In February they were gold medalists at the 2012 Special Olympics Canada Winter Games. In May they were named PEI Curling’s Team of the Year. Now there’s one more honour ahead for PEI’s Special Olympics curling team. On Thursday, November 29 in Toronto, these curlers and their coaches will take the stage to receive their award as 2012 Special Olympics Canada’s Team of the Year.
Now in its 24th year, the Special Olympics Canada Awards are decided through a detailed selection process. Nominations from each province and territory are sent to a committee from the National Board of Directors who narrow the field and return the shortlist to provincial and territorial chapters for final selection.
For skip Greg St. John, mate Phillip Chugg, second Chris MacPherson, and leads Monique Gauthier and John Anthony Laybolt (who also serves as fifth player), along with their head coach Dick St. John and assistant coach Ann Doucette, this well-deserved honour comes after years of hard work.
“In less than 10 short years, these gold medal-winning PEI athletes grew from a handful of individuals whose main concern was about not slipping and falling on the ice, to a team which despite the undersized pool of curlers in our small province, developed personal, technical and team building skills and went on to demonstrate, on the Canadian stage, just how this major feat could be accomplished,” wrote parent and team manager Paula Gauthier in a letter to the nominating committee for the Special Olympics Canada Team of the Year Award.
According to coach Dick St. John, the successes enjoyed by the team are the result of dedicated preparation – conditioning, on-and-off-ice training, team building activities, not to mention weekly practices at the Charlottetown Curling Club, league play at the Cornwall Curling Club, and participation in local bonspiels.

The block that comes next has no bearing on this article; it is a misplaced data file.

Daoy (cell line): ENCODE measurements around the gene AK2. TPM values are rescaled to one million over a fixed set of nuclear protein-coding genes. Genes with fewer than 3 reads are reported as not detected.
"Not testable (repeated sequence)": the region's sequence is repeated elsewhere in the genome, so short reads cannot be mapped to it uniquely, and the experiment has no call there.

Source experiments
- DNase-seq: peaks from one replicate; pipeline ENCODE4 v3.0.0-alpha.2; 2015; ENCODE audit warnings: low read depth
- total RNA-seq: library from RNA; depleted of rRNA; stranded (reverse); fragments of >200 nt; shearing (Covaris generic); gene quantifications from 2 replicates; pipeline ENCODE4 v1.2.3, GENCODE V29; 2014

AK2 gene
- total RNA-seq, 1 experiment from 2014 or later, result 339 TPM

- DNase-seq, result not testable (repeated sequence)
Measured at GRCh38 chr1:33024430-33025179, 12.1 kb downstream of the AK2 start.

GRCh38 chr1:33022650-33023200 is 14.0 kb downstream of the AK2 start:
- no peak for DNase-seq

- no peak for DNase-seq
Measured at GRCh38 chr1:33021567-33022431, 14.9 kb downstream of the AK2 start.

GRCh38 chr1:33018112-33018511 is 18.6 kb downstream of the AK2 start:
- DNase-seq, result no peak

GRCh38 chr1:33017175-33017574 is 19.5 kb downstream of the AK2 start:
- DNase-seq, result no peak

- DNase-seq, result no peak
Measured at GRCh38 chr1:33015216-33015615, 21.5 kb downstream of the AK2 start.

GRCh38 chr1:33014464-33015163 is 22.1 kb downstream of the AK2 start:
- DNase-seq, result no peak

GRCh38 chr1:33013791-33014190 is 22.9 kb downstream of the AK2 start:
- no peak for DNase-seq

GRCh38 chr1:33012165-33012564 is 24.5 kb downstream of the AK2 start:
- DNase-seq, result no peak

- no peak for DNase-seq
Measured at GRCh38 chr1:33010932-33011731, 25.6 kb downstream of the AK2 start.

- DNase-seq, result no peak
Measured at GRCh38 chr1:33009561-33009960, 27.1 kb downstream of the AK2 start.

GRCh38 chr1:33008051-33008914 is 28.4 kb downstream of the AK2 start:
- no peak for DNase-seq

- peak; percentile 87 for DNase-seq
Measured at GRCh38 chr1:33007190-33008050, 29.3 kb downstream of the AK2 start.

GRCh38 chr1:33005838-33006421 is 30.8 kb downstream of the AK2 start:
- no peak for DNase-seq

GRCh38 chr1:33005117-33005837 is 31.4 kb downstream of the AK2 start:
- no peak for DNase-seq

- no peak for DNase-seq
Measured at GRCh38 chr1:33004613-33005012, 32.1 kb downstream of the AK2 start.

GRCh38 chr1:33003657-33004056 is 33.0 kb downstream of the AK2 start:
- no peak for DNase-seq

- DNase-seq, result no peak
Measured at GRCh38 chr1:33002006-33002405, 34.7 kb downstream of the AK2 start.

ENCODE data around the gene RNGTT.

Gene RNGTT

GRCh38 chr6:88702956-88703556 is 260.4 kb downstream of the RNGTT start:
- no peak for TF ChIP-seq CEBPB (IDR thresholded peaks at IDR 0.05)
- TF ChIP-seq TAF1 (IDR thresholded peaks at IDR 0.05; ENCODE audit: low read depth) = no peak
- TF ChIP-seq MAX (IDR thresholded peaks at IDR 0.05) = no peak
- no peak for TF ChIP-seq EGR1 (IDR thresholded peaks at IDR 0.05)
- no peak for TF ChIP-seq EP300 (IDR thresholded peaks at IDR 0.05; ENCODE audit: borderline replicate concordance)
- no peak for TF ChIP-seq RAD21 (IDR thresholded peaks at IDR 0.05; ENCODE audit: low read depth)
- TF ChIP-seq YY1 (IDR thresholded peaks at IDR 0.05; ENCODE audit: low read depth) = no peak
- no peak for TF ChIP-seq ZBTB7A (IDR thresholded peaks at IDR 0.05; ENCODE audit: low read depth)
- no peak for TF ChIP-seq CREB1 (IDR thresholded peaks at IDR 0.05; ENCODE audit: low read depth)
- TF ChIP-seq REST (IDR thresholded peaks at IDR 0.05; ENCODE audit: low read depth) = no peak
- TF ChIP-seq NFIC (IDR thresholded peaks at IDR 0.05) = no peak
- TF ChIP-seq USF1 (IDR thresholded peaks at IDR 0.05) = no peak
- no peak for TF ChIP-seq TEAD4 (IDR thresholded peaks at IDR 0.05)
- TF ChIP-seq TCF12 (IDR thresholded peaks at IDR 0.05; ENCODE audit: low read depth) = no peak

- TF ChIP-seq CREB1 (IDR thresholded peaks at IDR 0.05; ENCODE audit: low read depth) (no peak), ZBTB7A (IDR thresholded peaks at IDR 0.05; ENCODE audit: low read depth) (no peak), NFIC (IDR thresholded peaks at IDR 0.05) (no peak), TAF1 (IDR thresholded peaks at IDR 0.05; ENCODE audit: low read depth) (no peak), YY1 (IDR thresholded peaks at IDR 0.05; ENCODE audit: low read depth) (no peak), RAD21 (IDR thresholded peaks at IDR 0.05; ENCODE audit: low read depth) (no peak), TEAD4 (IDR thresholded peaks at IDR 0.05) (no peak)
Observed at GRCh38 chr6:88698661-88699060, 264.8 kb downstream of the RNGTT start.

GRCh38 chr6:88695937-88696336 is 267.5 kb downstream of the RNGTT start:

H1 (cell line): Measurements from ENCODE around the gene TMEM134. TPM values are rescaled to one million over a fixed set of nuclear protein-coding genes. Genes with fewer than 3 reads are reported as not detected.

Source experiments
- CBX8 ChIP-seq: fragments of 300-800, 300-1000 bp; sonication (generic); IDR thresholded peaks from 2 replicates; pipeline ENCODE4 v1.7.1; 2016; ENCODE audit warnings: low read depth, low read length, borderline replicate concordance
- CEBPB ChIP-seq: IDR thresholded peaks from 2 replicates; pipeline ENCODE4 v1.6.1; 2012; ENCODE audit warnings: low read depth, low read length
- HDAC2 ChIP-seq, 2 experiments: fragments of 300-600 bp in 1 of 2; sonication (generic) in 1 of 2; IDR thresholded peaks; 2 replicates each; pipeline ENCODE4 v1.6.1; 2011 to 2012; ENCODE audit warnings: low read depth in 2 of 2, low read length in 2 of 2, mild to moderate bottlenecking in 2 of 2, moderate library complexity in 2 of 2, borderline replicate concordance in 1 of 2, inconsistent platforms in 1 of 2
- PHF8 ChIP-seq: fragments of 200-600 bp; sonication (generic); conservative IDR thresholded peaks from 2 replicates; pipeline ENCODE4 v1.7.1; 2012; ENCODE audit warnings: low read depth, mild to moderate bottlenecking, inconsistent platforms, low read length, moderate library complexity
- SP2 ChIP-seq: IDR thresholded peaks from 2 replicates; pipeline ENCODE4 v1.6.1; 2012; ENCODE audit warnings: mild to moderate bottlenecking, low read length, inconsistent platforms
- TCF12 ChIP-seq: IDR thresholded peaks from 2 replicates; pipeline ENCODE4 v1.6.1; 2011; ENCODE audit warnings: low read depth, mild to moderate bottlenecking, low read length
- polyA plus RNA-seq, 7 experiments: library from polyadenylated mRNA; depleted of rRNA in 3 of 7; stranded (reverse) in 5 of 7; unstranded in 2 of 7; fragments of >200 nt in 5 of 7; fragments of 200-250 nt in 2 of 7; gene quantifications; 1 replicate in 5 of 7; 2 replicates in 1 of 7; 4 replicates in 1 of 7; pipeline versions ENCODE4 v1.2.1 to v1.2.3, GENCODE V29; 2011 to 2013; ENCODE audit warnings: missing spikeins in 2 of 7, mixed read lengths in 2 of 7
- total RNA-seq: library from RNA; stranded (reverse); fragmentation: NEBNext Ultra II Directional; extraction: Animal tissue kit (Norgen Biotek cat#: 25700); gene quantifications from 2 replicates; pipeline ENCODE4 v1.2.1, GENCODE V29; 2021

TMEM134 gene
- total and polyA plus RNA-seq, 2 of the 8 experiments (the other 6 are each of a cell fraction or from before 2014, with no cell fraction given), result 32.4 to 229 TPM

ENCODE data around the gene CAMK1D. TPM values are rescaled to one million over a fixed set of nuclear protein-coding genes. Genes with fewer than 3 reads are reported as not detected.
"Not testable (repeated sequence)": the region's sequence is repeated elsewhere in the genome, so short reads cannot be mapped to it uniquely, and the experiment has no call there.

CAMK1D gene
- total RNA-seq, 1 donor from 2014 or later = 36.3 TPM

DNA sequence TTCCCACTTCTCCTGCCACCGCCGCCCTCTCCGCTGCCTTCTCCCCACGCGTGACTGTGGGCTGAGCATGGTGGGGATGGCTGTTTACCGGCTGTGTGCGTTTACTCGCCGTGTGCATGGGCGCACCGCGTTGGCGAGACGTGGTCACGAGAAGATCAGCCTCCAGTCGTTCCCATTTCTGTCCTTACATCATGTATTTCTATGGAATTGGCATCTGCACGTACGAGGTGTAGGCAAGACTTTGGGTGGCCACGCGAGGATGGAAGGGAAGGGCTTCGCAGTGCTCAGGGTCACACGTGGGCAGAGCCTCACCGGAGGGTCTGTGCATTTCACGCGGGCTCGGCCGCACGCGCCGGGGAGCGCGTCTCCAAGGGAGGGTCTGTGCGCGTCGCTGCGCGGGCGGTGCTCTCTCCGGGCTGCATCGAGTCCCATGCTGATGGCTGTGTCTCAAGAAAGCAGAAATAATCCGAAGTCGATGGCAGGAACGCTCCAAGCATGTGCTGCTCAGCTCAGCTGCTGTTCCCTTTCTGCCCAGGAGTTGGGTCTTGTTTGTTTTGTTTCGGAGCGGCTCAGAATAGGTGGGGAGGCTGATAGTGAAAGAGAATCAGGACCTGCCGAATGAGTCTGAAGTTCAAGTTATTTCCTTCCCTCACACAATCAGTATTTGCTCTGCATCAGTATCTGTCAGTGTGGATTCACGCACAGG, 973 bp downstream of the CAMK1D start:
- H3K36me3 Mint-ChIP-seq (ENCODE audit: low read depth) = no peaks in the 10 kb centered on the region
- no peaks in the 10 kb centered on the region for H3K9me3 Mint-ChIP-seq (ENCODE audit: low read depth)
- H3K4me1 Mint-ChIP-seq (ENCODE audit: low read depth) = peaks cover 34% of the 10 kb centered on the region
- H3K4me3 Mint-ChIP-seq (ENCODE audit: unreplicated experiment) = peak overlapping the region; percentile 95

The team also benefited from the support of its provincial organization, Special Olympics PEI, who helped finance training for the coaches as well as providing opportunities for competition within the Maritimes.
Winning the gold medal at the national Special Olympics championship was a tremendous success, says St. John, but there was more to that victory than a medal: “The players grew as individuals and as a team through the experience.”
And none of it could have happened, says assistant coach Ann Doucette, “without the support of Special Olympics PEI, parents and guardians, volunteers, curling clubs and organizations, sport professionals, and last but not least the coaches who were with them every step of the way.”
“It is such a privilege to work with Special Olympics athletes,” says St. John. “While I can provide them with guidance, opportunities and encouragement, I often think that I am the net beneficiary from their commitment, enthusiasm and friendship.”
The 24th Annual Special Olympics Canada Awards take place Thursday, November 29 in Toronto to recognize and celebrate “outstanding performances and contributions of Special Olympics athletes, coaches and volunteers” to the Special Olympics movement.